Alaska For Directions
At the turn of the 20th Century the Chilkat Tlingit lived along the painfully stark and beautiful riverbeds of the similarly named Alaskan Chilkat River. Less than fifty years prior the state had been purchased from Russia in what is now considered the wisest folly related to U.S. land acquisition. Small outposts and forts dotted the Alaskan coast, mostly stops on the pilgrimage gold-minded miners took to get to the Klondike. Right around when the state was purchased, the Chilkat Tlingit had begun to weave incredibly intricate blankets from a cedar bark weft and wool. Originally worn at feasts and other prestigious occasions, weavers began to make Chilkat blankets to sell at these outposts. This post explores one such Chilkat blanket in the Bowers Museum’s collections, looking at the history, craft, and provenance of the blanket.
Passed Down, Passed Away
Per the oral tradition of the Chilkat Tlingit, the blankets were first produced by Tsimshian tribe of the Northwest Coast. During the middle of the 19th Century, the Tsimshian slowly stopped weaving these blankets, but imparted their knowledge to Chilkat weavers. Why exactly this transition occurred is not well-understood, but the design was adopted into Chilkat culture. With increased tourism to Alaska, weavers noticed an opportunity to sell the blankets to a larger market, and the Chilkat became inseparably associated with these blankets to the point that the blankets themselves are now erroneously called Chilkats. Despite being made for sale, the blankets are immensely difficult and time-consuming to create. A single blanket may take up to two years of periodic work to complete. The result is that not many Chilkat blankets were produced, even at the height of production. The original weavers were also a small community of women of the Chilkat tribe and much of the original process was lost with their passing in the mid 20th Century.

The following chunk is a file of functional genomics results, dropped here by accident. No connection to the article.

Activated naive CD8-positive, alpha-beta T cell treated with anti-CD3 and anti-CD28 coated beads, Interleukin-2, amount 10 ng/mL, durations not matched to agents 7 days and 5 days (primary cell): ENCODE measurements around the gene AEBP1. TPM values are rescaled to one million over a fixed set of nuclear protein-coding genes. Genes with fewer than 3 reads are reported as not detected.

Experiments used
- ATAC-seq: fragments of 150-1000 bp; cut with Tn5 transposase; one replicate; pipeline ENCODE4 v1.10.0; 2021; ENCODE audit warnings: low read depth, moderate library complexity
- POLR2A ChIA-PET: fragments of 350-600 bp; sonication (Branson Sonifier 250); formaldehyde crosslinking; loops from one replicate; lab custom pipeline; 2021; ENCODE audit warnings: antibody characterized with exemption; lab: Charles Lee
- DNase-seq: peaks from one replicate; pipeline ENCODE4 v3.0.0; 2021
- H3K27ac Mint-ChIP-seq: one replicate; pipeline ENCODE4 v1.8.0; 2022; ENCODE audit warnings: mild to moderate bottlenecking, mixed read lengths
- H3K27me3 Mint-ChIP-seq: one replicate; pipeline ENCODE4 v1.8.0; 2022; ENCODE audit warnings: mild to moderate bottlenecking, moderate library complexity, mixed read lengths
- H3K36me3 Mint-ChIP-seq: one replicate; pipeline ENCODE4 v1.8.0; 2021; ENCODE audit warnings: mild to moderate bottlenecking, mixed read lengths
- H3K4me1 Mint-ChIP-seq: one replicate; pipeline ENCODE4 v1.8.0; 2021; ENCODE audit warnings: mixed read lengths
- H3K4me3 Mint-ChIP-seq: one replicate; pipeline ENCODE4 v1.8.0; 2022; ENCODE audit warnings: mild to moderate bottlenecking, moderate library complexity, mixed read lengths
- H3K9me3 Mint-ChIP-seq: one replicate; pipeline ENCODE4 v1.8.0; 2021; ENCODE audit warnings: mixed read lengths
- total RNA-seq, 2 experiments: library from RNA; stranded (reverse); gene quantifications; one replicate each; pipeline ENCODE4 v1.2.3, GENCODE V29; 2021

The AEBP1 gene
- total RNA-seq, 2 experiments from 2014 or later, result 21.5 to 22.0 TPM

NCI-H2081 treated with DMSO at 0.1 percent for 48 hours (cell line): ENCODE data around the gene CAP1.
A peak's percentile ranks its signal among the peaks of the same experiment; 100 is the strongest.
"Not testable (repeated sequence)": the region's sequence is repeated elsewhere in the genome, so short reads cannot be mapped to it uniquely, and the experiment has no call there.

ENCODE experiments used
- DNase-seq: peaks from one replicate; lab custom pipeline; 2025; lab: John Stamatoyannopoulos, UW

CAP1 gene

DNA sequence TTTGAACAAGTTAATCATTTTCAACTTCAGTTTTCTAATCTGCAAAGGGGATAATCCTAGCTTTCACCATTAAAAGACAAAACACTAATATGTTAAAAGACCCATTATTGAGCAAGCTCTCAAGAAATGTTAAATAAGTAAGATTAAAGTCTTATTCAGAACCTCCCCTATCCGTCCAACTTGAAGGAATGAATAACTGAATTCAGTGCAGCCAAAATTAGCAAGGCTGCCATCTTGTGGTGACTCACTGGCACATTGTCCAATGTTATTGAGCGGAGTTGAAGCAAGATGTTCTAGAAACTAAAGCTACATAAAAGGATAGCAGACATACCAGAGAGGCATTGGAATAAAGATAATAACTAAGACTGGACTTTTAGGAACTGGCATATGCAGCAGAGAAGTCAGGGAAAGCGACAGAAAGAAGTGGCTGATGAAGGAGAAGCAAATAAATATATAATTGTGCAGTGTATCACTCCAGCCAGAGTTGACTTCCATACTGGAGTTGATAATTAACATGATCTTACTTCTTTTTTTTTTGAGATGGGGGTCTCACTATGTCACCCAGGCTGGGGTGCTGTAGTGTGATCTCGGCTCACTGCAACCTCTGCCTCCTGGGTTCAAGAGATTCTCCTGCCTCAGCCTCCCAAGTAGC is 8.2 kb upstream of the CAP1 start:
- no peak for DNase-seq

Blanket with a Bark Weft
This Chilkat blanket was made from mountain goat wool spun over a cord of cedar-bark string. According to indigenous traditions and weather permitting, the materials were always harvested in the Spring. These were also used as regalia during ceremonies, worn on special occasions such as potlatch, where they might be presented to guests of honor; in dancing; or occasionally hung on the outside of a grave house to pay honor towards a newly deceased chief or person of high rank in Chilkat Tlingit society. Potlatch is a large celebration which often traditionally took more than a year to plan and fund. The gathering traditionally took place for a milestone event, such as a marriage, birth, death, or coming of age festivity. Chilkats blankets were usually a main piece of regalia brought out for the dancers to wear to impress the guests.
The patterns chosen for these weavings are very purposeful and designate central space on the blanket for depictions of highly stylized and geometric patterns of animals native to the Northwestern region of North America. The central designs of Chilkat blankets are always created from formlines, a rigid framework of designs with a longstanding legacy of usage by Northwest Coast groups. Specific blankets also tend to draw upon designs related to family histories. This design is perhaps the most common Chilkat blanket design: the diving whale. Oriented with its head at the bottom of the blanket, its blowhole and body represented by the face in the center of the blanket, and the tail by two flippers, the design is best-spotted if one is familiar enough with Chilkat art to be able to identify the designs which are and are not formlines.
Quite a bit is known about the provenance of this Chilkat blanket as well. A letter from the previous owner notes that it was woven and purchased directly from Maggie Kadanaha, a well-establish Chilkat weaver, at Fort Seward, Alaska in 1912. The blanket was traded for $50.00 and one of the donor’s finest dresses, a story that resonates with the provenance records of Kadanaha blankets in other museum collections. Maggie Kadanaha was married to Mike Kadanaha of the Killer Whale House—likely the impetus behind the design seen on this blanket.
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